A Cambridge University computer processor has shown something truly incredible: it was able to run on a totally new and unexpected type of battery, whose canister size was similar to the size of a AA battery. Scientists used blue-green algae inside of a container that also had microorganisms and electrodes along with the power of sunlight in order to power the computer for six whole months.
The findings were reported in Energy & Environmental Science and explained that the computer ran in cycles of 45, meaning it would work and then rest on standby for 15 minutes, thanks to the cyanobacteria.
The computer was calculating the sum of consecutive integer numbers, which is a fairly simple task, also also measured the current output of the battery and sending that information out to the cloud. The experiment ran until August 2021, but the computer has continued to run.
Dr. Paolo Bombelli, of the Department of Biochemistry at the University of Cambridge, shared: “We were impressed by how consistently the system worked over a long period of time – we thought it might stop after a few weeks but it just kept going.”
The system was able to run for six months consecutively without any power interruptions. During computing times, it took up 0.3 microwatts of power, and during idle times it took up 0.24.
The team hypothesizes that the blue-green algae (cyanobacteria) release electrons when they’re undergoing photosynthesis. What was interesting was that the power was not impacted by any lack of light, meaning that it remained steady even at night. This could be due to the fact that the algae processes bits of its food when there is no light present, so the electrical current was able to continue.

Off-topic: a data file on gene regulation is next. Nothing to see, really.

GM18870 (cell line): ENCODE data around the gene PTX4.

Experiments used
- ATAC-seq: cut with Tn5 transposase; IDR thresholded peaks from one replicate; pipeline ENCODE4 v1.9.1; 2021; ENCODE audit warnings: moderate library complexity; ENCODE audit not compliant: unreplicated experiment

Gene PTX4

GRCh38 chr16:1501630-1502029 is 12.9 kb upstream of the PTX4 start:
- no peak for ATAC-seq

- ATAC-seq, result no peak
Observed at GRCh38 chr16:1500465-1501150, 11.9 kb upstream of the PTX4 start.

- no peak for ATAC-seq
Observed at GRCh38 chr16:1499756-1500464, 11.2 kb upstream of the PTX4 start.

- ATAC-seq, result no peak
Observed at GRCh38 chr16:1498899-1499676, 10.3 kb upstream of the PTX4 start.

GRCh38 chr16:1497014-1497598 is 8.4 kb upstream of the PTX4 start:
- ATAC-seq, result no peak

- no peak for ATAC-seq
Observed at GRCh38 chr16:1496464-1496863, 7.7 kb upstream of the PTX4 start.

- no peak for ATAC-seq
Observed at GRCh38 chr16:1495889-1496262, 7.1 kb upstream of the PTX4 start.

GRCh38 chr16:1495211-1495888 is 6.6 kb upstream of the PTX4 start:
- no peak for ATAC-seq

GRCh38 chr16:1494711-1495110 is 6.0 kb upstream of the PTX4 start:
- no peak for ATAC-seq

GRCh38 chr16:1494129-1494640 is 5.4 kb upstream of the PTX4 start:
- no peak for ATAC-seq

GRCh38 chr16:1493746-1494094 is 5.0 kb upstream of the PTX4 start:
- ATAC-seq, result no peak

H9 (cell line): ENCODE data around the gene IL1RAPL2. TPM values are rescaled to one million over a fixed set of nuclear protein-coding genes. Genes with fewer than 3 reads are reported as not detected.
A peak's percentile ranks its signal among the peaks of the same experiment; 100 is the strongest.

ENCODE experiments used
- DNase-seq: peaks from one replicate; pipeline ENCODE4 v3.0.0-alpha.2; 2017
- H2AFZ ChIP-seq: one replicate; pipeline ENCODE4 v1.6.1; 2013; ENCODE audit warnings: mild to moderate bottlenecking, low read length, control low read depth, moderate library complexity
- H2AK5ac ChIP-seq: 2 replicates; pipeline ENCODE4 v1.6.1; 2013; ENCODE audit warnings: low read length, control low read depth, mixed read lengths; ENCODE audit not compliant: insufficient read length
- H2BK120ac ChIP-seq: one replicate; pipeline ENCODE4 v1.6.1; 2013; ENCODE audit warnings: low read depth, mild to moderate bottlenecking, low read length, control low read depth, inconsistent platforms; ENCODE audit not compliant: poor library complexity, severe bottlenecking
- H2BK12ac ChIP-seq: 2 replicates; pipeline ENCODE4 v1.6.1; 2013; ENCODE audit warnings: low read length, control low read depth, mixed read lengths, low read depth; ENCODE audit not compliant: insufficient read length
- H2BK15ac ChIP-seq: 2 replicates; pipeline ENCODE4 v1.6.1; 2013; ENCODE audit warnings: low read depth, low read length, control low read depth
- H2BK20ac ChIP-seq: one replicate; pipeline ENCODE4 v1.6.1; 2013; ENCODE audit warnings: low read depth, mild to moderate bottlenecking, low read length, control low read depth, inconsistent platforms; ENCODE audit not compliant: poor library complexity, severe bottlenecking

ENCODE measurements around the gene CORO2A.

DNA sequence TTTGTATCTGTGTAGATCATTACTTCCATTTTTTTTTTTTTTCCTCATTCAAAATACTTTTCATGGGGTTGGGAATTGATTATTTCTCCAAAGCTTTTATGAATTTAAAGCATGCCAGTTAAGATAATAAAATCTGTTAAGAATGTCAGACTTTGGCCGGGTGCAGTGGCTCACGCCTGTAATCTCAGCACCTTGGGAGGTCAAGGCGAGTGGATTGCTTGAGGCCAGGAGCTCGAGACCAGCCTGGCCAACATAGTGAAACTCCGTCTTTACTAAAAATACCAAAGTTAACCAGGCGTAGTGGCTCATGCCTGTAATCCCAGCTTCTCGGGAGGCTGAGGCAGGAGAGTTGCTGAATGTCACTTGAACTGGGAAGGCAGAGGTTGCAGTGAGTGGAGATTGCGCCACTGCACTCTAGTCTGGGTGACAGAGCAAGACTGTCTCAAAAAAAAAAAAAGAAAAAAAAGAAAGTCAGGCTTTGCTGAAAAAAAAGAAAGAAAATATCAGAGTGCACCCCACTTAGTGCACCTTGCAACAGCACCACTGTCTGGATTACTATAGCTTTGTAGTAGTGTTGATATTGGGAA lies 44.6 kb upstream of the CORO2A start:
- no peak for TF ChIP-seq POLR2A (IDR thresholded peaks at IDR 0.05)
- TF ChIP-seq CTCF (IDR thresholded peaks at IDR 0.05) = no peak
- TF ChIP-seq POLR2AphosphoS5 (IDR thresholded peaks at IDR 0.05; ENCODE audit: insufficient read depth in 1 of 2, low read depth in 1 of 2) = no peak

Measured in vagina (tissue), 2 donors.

Of course, scalability is the next big question. As of now, these algae batteries can’t power a whole building yet, but they certainly can power small devices for now, even in remote locations. The materials used are recycled and inexpensive, so the implications are promising.
This could seriously help with the idea of the “Internet of Things,” which refers to physical objects having sensors, software, and more in order to connect pretty much anything to the Internet. The main thing keeping us from making that a reality is the limited availability of lithium. A bio-battery could absolutely be a game changer in that regard.
Professor Christopher Howe, joint senior author of the paper, explained: “The growing Internet of Things needs an increasing amount of power, and we think this will have to come from systems that can generate energy, rather than simply store it like batteries. Our photosynthetic device doesn’t run down the way a battery does because it’s continually using light as the energy source.”